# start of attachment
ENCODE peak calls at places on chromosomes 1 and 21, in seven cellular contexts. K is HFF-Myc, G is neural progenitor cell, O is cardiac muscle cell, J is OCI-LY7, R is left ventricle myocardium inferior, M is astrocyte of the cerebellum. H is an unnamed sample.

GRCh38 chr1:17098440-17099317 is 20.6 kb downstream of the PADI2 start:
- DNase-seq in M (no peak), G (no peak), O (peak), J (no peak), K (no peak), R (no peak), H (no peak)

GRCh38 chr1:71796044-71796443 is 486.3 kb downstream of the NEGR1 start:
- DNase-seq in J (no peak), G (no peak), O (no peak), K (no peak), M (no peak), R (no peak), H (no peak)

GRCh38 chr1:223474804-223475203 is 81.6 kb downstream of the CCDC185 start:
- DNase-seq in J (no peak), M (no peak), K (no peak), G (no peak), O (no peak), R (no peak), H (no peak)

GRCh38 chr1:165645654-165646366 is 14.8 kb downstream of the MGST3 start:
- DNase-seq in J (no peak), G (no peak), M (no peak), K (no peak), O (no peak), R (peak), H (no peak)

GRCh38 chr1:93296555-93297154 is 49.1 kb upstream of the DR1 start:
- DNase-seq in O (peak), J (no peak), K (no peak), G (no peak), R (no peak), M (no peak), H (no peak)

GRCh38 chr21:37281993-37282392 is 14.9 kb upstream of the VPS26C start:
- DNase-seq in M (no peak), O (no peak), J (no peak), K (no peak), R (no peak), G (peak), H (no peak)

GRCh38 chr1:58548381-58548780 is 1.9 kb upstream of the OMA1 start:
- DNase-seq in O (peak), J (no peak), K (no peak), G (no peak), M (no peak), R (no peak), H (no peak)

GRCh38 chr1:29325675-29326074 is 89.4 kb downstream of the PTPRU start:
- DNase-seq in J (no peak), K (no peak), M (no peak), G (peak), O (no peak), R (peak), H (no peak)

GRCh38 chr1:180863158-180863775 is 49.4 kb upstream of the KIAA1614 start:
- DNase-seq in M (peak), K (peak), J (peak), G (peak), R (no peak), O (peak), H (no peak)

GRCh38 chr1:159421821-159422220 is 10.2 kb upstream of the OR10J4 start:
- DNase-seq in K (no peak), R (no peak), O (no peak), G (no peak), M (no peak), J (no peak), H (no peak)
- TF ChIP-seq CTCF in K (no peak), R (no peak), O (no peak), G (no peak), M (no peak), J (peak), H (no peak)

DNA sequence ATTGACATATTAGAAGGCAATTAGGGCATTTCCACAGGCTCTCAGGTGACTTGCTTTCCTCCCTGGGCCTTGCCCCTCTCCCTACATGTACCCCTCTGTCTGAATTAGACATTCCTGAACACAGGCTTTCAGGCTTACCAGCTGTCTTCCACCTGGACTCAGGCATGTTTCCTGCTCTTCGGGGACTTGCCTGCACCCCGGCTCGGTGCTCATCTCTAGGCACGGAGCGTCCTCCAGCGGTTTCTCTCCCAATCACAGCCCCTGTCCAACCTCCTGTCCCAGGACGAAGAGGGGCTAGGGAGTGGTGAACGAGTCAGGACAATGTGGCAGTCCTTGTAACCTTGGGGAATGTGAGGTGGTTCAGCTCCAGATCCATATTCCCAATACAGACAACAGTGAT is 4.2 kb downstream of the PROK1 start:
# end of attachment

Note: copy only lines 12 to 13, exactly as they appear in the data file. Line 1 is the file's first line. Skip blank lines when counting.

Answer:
GRCh38 chr21:37281993-37282392 is 14.9 kb upstream of the VPS26C start:
- DNase-seq in M (no peak), O (no peak), J (no peak), K (no peak), R (no peak), G (peak), H (no peak)